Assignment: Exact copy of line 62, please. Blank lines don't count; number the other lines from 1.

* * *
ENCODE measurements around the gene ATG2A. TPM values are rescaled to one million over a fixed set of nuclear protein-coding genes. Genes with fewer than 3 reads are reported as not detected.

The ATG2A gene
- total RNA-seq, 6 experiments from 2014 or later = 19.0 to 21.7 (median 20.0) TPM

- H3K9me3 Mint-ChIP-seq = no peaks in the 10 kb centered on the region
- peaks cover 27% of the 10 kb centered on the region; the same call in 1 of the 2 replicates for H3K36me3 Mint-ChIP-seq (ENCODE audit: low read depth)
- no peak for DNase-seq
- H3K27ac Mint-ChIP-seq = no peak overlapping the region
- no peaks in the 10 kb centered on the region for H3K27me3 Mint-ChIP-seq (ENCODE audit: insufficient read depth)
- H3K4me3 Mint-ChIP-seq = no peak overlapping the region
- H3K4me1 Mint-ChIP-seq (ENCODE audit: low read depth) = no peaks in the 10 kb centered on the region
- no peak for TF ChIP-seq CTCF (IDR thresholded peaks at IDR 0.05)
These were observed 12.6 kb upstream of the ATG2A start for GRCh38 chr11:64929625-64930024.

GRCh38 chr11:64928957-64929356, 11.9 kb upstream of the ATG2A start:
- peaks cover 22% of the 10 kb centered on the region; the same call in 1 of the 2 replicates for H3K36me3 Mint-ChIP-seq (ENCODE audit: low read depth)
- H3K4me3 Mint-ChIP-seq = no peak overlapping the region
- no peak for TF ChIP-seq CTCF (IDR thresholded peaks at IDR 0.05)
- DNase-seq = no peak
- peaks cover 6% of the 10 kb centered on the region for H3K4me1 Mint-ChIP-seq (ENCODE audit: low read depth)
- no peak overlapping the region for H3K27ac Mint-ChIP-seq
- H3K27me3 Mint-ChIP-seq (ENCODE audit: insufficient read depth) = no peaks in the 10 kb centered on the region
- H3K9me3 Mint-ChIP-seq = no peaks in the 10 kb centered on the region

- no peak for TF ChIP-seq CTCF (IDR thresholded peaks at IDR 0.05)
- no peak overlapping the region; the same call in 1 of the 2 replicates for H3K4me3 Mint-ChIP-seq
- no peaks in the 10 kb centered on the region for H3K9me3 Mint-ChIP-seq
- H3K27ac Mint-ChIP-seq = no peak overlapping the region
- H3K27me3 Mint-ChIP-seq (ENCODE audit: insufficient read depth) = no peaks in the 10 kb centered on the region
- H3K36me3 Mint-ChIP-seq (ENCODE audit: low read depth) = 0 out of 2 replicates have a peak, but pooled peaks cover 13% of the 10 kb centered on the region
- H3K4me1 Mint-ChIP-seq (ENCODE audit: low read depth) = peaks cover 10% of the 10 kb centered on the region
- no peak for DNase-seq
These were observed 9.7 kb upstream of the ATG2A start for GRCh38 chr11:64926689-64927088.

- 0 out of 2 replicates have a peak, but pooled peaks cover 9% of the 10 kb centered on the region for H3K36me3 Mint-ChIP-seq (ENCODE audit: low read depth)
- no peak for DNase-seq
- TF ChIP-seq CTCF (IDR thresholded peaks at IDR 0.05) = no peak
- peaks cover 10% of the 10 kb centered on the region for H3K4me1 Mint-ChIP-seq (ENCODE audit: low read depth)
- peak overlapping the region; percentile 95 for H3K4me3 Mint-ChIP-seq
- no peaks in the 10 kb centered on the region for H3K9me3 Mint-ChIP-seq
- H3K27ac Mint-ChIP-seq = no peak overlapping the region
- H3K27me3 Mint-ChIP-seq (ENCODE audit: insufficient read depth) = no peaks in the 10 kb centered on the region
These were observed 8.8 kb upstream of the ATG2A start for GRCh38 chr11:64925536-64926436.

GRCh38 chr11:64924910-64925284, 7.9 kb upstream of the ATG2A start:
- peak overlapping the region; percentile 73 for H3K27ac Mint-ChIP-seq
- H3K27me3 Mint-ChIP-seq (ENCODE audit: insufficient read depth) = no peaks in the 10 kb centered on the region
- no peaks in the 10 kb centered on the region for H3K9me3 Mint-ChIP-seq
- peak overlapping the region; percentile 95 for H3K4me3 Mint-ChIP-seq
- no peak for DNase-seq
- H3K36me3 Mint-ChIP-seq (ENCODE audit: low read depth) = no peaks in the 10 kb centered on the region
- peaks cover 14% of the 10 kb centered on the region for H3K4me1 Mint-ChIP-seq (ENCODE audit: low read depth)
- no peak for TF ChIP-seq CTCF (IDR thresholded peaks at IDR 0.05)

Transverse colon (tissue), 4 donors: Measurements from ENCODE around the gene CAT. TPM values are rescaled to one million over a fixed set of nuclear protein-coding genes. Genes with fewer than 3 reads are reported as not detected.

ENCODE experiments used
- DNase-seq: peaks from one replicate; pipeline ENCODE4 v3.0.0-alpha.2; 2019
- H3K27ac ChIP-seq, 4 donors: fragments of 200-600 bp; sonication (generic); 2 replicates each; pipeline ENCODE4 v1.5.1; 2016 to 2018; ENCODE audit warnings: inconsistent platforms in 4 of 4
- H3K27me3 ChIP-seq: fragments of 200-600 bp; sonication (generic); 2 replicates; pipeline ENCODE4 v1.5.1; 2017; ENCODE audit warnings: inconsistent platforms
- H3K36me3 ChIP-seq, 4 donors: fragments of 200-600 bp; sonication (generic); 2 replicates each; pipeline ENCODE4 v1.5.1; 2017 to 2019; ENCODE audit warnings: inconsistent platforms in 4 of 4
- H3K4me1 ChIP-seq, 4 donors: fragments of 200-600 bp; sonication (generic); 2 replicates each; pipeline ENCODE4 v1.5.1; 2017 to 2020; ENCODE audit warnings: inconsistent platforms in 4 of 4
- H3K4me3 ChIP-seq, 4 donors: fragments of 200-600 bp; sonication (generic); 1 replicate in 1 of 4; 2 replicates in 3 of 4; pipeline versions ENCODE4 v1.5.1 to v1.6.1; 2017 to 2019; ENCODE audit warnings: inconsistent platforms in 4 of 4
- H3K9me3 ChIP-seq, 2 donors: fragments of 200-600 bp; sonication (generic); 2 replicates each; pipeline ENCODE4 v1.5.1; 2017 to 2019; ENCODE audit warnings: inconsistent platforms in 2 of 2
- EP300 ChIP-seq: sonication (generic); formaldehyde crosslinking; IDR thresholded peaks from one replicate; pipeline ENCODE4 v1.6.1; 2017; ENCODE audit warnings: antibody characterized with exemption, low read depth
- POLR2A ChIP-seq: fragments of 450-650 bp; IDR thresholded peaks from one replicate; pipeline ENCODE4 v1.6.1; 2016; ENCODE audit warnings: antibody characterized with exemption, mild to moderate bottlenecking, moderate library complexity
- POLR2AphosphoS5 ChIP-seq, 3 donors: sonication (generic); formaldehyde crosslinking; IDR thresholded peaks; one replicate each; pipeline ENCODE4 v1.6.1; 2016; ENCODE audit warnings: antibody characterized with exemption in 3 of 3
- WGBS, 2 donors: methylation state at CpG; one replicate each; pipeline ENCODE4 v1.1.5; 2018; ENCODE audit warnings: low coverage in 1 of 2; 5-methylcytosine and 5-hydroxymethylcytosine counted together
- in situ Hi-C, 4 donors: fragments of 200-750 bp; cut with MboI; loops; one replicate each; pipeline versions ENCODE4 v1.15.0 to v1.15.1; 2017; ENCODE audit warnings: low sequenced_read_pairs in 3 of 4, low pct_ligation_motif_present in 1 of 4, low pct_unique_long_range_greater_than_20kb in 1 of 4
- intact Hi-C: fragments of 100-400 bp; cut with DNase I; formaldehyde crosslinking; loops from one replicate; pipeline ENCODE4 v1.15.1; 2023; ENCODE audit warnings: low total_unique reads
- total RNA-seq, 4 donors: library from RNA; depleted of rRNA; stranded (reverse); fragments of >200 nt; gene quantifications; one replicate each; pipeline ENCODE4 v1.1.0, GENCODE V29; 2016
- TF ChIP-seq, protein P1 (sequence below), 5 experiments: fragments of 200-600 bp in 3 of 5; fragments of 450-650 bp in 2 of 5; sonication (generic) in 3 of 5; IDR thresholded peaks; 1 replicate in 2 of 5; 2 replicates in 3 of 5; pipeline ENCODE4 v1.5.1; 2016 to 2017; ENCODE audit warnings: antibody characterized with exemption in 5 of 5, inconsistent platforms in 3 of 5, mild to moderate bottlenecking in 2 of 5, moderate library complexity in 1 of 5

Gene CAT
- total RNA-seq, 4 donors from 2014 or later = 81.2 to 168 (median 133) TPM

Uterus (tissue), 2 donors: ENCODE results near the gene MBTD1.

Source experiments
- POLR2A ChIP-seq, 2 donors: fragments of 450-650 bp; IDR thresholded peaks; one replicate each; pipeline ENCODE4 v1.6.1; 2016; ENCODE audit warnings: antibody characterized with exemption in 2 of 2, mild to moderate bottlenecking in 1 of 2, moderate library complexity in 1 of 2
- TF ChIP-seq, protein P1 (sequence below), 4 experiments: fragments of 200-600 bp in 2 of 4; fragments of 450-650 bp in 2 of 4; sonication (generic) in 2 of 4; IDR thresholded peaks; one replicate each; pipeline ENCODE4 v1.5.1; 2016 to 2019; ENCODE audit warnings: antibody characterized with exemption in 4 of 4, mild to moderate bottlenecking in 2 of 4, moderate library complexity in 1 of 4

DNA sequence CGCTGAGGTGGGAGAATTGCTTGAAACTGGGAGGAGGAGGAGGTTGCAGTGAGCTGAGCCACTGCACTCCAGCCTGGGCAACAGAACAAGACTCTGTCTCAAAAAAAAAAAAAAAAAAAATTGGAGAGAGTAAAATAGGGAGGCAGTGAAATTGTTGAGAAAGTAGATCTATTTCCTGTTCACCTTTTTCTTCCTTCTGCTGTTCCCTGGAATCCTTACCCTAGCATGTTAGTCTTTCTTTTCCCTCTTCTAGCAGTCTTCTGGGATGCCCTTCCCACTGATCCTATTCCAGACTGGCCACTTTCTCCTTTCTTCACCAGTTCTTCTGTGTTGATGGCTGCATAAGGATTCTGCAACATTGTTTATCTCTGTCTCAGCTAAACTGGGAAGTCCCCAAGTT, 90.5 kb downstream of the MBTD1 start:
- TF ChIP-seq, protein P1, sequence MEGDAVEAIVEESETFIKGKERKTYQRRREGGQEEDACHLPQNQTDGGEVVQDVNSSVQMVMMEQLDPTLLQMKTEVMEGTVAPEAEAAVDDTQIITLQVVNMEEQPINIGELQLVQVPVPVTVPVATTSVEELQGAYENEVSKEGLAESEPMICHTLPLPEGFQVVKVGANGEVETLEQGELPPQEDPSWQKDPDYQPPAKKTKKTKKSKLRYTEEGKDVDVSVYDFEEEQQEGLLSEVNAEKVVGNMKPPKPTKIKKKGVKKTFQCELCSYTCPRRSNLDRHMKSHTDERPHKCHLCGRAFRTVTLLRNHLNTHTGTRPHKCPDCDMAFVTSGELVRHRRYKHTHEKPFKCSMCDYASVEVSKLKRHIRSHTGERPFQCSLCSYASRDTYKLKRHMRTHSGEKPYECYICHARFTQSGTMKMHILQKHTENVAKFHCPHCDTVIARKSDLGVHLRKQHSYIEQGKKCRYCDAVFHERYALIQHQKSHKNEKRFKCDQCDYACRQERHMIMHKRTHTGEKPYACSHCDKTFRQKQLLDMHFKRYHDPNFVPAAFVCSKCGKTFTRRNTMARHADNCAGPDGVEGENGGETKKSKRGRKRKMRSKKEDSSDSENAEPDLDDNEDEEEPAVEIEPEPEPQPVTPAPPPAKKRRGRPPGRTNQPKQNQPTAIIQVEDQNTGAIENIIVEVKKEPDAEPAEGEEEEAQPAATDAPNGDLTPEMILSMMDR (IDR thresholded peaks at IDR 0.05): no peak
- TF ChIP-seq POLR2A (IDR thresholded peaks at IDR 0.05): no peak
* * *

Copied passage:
- in situ Hi-C, 4 donors: fragments of 200-750 bp; cut with MboI; loops; one replicate each; pipeline versions ENCODE4 v1.15.0 to v1.15.1; 2017; ENCODE audit warnings: low sequenced_read_pairs in 3 of 4, low pct_ligation_motif_present in 1 of 4, low pct_unique_long_range_greater_than_20kb in 1 of 4